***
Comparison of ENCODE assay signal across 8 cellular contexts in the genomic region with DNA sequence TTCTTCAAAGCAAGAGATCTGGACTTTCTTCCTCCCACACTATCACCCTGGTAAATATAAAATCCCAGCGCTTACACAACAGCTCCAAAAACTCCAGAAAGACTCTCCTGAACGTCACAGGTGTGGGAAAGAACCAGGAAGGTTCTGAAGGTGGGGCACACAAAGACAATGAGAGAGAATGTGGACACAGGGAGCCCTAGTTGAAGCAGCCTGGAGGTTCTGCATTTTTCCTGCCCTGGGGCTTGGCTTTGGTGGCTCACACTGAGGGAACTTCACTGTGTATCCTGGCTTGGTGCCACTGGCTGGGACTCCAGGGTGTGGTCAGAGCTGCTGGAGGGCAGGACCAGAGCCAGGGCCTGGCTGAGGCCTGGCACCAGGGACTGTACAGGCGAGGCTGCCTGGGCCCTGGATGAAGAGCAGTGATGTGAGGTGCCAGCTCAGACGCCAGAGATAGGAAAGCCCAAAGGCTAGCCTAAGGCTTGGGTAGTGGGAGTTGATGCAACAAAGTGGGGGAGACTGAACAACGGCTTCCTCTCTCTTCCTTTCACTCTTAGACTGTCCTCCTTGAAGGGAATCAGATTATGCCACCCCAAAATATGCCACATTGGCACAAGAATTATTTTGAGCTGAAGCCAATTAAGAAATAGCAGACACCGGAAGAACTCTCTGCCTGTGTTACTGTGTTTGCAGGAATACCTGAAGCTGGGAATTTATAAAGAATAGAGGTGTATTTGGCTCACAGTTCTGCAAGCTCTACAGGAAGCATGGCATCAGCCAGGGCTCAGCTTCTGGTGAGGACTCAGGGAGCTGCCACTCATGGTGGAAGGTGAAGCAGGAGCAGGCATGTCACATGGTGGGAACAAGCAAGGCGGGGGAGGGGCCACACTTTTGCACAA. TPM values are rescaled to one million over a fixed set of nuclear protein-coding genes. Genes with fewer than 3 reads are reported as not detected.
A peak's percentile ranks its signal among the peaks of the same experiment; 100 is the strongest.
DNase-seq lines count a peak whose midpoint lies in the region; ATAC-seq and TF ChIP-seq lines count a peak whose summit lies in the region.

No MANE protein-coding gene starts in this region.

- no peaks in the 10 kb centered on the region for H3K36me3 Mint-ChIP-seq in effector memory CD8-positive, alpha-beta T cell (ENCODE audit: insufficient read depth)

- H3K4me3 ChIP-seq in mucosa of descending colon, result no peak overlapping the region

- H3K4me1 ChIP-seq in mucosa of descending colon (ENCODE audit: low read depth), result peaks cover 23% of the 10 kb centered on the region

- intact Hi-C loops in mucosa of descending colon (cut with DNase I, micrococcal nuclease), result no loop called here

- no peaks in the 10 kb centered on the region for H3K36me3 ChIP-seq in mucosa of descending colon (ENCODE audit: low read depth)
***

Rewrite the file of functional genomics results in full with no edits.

Comparison of ENCODE assay signal across 8 cellular contexts in the genomic region with DNA sequence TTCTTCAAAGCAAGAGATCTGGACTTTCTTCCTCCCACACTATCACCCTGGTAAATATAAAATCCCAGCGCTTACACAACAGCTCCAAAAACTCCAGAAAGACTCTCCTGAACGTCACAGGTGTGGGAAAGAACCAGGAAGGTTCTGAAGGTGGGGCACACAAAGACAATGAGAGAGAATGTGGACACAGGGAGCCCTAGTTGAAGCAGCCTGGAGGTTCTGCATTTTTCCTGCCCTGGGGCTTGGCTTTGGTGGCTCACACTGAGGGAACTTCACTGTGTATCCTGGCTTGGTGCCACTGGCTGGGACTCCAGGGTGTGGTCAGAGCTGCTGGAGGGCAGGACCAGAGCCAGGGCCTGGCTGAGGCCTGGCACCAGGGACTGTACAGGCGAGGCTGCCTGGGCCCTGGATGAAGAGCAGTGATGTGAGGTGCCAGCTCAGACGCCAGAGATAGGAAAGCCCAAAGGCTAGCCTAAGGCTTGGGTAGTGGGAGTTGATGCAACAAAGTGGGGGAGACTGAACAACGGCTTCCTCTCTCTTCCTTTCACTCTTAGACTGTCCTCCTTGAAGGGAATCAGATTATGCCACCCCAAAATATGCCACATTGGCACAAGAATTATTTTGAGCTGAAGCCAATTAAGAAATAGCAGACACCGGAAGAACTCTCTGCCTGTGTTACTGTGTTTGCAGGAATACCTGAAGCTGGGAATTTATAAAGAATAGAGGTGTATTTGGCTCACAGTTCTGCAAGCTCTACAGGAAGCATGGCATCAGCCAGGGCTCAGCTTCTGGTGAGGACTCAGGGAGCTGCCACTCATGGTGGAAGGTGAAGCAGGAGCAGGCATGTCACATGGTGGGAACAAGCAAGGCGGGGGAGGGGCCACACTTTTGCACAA. TPM values are rescaled to one million over a fixed set of nuclear protein-coding genes. Genes with fewer than 3 reads are reported as not detected.
A peak's percentile ranks its signal among the peaks of the same experiment; 100 is the strongest.
DNase-seq lines count a peak whose midpoint lies in the region; ATAC-seq and TF ChIP-seq lines count a peak whose summit lies in the region.

No MANE protein-coding gene starts in this region.

- no peaks in the 10 kb centered on the region for H3K36me3 Mint-ChIP-seq in effector memory CD8-positive, alpha-beta T cell (ENCODE audit: insufficient read depth)

- H3K4me3 ChIP-seq in mucosa of descending colon, result no peak overlapping the region

- H3K4me1 ChIP-seq in mucosa of descending colon (ENCODE audit: low read depth), result peaks cover 23% of the 10 kb centered on the region

- intact Hi-C loops in mucosa of descending colon (cut with DNase I, micrococcal nuclease), result no loop called here

- no peaks in the 10 kb centered on the region for H3K36me3 ChIP-seq in mucosa of descending colon (ENCODE audit: low read depth)